The purse strings may have loosened for Medicare, but students and junior docs say they still have no real incentive to join primary care.
The headline item to come out of Tuesday night’s federal budget was $3.5 billion over five years to triple the bulk billing incentive, which is applicable to children under 16 and people with healthcare cards.
Other high-value measures were $5.9 million over five years for longer telehealth consults, an MBS indexation of 4% this financial year and a new maximum payment of $130,000 per practice per year under the Workforce Incentive Program – Practice Stream.
Out of the $227.1m set aside to “grow and upskill” the health workforce, there’s $4.5m over five years to introduce 10 more single-employer-model trial sites for rural generalist registrars and $4.2m for James Cook University to deliver the Australian GP training program.
These are the only measures directly related to GPs in training.
The other GP-adjacent measures in the “grow and upskill” section relate to the PHN-run general practice incentive fund, practice nurses, non-vocationally registered doctors and international medical students who may or may not be working in general practice.
Health Minister Mark Butler has previously dubbed the declining number of medical students pursuing general practice “the most terrifying statistic in healthcare” and just last week acknowledged at the National Press Club that the difficulties with GP recruitment partly stem from a poor culture among young doctors.
The Australian Medical Student Association welcomed the additional funding for single-employer-model trials but said the investment needed to be supported by a cohesive long-term workforce planning strategy for the sector.
“AMSA continues to strongly advocate for immediate investment into increasing medical student interest in general practice and rural health as the single most important solution to addressing the increasing shortage of doctors in general practice and rural health,” AMSA vice president Gabrielle Dewsbury said.
In the days leading up to budget night, General Practice Registrars Australia urged the government to introduce a scheme for GP registrars to receive base rate parity with their hospital-based colleagues.
While disappointed not to see this measure included, GPRA president Dr Karyn Matterson said the budget had strengthened the attractiveness of rural and regional general practice.
“Medical students overnight, for the first time in a long time, have seen a government confirm that general practice matters,” she said.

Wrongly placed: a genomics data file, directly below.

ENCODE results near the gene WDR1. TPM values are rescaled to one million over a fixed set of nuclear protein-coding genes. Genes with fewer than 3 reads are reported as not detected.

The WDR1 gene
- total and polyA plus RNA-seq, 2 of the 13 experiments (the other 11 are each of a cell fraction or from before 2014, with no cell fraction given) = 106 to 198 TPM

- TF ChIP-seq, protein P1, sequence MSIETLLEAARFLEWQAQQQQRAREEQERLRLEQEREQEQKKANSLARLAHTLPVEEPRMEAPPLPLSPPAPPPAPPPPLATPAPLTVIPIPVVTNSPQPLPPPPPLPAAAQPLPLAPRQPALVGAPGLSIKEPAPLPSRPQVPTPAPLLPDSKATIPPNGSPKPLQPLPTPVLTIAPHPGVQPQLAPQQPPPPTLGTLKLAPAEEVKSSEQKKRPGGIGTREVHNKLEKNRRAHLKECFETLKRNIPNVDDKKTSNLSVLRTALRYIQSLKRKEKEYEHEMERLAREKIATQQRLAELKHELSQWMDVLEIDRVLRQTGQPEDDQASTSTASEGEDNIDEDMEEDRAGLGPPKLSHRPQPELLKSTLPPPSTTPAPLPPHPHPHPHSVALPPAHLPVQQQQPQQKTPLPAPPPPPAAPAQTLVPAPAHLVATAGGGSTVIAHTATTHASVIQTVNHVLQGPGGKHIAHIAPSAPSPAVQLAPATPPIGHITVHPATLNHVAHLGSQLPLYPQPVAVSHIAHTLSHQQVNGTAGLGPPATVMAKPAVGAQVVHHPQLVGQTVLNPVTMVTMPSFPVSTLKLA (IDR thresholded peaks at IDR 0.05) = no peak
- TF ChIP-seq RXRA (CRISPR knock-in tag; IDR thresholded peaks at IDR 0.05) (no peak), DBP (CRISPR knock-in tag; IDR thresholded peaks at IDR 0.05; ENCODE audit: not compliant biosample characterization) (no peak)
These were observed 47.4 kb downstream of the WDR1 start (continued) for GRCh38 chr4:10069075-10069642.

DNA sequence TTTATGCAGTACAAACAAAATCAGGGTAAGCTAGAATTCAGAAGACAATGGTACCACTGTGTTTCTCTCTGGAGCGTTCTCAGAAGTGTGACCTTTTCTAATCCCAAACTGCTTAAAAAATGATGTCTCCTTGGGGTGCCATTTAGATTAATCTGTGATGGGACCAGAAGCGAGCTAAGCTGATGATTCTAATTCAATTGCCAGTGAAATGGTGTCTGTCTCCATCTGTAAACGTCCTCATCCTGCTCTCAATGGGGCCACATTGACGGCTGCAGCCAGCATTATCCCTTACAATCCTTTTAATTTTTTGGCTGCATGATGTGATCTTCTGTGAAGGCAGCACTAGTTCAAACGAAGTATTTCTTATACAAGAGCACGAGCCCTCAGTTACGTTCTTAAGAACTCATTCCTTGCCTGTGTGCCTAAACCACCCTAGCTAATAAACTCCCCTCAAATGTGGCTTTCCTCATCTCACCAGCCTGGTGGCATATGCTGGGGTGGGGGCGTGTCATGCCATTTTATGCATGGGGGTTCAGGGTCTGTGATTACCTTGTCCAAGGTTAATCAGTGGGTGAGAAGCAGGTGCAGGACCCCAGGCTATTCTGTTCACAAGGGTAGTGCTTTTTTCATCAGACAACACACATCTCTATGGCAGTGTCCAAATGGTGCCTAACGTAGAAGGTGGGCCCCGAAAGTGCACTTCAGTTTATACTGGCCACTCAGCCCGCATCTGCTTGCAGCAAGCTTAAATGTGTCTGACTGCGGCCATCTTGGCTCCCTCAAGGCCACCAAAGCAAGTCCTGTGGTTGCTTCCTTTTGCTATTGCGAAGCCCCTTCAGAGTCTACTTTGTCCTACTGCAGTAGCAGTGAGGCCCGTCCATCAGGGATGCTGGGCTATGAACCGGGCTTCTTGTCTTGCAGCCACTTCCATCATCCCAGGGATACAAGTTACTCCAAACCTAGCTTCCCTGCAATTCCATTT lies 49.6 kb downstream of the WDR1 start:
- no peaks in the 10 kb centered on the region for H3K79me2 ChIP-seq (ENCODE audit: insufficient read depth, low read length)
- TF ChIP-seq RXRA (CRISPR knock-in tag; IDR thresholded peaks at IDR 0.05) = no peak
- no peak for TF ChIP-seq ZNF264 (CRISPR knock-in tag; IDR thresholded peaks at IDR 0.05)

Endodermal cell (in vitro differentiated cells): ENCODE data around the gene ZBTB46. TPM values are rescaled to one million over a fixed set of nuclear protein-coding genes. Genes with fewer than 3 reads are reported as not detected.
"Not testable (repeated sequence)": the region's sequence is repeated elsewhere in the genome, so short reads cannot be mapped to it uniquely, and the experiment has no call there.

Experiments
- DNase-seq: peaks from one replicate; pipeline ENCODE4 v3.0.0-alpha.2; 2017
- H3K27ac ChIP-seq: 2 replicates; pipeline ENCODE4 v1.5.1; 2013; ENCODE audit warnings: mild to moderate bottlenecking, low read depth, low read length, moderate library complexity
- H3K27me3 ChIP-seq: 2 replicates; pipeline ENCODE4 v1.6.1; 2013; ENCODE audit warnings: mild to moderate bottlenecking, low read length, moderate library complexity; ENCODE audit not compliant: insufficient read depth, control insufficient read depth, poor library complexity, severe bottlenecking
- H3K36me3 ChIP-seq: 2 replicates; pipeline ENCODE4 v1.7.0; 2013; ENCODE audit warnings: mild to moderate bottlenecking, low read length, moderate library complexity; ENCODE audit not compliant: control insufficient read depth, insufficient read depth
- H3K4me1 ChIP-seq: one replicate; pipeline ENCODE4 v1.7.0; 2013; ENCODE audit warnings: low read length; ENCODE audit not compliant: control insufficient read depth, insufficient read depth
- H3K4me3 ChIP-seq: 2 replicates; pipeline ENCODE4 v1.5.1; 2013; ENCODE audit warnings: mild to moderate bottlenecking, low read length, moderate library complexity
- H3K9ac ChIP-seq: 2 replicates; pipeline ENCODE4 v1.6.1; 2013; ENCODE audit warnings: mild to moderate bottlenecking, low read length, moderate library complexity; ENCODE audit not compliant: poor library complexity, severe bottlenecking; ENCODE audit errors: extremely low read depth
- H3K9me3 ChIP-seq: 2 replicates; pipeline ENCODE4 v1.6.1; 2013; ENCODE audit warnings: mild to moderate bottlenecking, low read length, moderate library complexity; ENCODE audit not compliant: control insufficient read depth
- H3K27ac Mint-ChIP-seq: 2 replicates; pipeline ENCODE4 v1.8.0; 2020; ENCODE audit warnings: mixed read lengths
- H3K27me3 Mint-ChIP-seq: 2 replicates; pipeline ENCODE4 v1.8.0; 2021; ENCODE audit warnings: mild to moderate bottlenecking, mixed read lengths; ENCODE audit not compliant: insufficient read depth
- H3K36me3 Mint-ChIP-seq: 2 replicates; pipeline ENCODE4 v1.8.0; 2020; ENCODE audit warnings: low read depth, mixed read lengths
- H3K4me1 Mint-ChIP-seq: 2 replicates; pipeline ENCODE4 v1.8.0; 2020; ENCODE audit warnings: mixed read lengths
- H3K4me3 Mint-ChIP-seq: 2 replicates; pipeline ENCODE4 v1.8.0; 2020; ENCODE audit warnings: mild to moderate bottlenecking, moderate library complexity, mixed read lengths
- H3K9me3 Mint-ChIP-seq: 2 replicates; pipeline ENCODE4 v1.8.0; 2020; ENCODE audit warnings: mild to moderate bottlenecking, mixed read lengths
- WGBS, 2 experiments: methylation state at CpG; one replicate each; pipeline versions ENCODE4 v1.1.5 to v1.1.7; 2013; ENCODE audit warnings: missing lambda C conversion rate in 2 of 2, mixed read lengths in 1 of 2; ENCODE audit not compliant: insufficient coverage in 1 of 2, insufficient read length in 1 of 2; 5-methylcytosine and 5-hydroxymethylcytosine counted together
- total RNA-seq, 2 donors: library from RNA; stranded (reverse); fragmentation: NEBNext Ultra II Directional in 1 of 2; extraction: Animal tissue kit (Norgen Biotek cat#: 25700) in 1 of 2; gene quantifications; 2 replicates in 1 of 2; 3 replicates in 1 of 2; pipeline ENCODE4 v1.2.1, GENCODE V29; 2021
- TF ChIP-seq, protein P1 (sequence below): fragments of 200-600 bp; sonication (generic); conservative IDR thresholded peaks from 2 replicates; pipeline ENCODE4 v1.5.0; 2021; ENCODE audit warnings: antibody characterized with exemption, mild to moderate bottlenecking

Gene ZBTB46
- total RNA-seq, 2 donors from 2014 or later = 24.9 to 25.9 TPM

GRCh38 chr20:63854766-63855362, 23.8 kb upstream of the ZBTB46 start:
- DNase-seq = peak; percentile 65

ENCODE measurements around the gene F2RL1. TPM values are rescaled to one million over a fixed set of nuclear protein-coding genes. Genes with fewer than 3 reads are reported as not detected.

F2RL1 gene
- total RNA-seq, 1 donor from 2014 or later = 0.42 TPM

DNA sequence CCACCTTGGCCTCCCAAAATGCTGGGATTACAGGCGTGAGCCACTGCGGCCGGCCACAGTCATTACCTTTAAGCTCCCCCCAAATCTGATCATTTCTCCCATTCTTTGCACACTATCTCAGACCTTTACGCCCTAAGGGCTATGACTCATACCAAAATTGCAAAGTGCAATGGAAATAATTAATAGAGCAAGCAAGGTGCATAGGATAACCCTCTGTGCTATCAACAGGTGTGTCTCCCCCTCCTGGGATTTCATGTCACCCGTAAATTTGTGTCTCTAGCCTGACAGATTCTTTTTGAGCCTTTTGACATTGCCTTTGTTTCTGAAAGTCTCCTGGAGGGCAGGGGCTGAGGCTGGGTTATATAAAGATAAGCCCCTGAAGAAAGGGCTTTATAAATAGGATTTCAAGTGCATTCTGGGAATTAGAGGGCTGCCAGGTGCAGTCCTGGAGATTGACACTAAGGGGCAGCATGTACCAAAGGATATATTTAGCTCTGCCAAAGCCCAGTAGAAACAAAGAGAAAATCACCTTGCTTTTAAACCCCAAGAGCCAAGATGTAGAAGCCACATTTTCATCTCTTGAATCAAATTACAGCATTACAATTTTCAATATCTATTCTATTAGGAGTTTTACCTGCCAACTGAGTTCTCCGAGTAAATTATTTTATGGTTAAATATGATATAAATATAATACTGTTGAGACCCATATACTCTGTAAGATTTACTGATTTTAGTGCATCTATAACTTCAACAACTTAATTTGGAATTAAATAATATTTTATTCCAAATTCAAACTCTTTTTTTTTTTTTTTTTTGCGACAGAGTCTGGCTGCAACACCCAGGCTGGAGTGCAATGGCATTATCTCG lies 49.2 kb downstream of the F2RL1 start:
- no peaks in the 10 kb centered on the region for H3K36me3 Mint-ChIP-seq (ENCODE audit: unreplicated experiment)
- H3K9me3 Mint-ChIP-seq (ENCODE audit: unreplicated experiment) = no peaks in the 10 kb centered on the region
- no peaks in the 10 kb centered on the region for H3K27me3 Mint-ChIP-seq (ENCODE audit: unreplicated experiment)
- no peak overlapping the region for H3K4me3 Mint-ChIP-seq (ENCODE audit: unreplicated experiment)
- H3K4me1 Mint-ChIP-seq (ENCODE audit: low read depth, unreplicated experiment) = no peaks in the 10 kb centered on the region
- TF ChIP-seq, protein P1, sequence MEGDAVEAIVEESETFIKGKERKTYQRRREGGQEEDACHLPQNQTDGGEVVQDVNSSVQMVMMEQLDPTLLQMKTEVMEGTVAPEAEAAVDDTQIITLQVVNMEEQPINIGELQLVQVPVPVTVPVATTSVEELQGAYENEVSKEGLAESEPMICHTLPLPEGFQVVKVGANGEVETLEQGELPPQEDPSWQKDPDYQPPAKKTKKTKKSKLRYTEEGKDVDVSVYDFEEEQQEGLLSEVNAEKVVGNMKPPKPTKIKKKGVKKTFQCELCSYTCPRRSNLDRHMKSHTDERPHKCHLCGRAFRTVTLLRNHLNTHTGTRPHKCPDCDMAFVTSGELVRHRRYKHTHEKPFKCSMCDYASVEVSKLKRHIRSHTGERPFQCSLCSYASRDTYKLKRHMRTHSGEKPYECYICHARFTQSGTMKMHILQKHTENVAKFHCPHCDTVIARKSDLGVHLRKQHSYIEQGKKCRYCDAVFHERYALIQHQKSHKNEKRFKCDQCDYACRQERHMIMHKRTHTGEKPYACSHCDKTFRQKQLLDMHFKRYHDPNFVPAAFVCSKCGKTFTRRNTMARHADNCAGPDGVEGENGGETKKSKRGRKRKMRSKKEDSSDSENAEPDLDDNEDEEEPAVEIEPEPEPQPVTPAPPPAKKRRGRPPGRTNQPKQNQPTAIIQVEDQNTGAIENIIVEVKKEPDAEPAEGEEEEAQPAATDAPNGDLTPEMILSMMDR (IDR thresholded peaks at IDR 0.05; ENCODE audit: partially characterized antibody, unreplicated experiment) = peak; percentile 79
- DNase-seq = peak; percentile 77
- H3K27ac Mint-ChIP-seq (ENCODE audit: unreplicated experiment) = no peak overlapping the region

Cautious criticism of the budget came from the Australian GP Alliance, a practice owners association, which was critical of the fact that rural patients will benefit more from the tripled bulk billing incentive than metro-based patients because of the pre-existing rural loading on the scheme.
“With metro fee rates already at over $90 the opportunity cost for a doctor to bulk bill in metro Australia is approximately $30,” it said.
“The Australian GP Alliance is pleased that the Commonwealth government is attempting to increase access to primary healthcare for vulnerable Australians … it is vital that any new scheme does not diminish access [to] care for the 50% of Australians living with a chronic disease.”
GP corporate peak body Primary Care Business Council, on the other hand, had only positive things to say about the changes.
“This is support where it’s needed and will help GPs keep their doors open, particularly in rural and regional communities so they can continue to provide primary care in a sector which is under enormous pressure,” executive director Jeremy Stones said.
One group that has steered clear of post-budget celebration, though, is the Pharmacy Guild.
It spent the weeks leading up to the budget campaigning against the introduction of 60-day dispensing, to no avail.
President Professor Trent Twomey called the move to pump money into Medicare “counterintuitive”.
“We welcome moves by the government to reform the health system but at the same time they are asking 6000 pharmacies to support more patients while cutting 50 per cent of their funding,” he said.
Mr Butler has already committed to reinvesting any savings from the measure back into community pharmacy, which is reflected in the budget papers; but Professor Twomey said that the maths did not add up.
“Because the federal government is not reinvesting all the money they are taking out, as the Department of Health data provided to the Guild shows, pharmacists only have two options – to close or reduce hours and services,” he said.
The Pharmaceutical Society of Australia has urged pharmacists to stay united, with the Australian Journal of Pharmacy reporting that president Dr Fei Sim has vowed to “continue this fight” in Canberra.
“This week we are meeting politicians and partners to influence the implementation of this policy and protect the interests of patients and pharmacists.” she said.
“Your concerns are being heard in the halls of Parliament House.”
Unlike the Pharmacy Guild, which represents community pharmacy owners, the PSA represents all working pharmacists.
It has traditionally been less politically powerful than the Guild.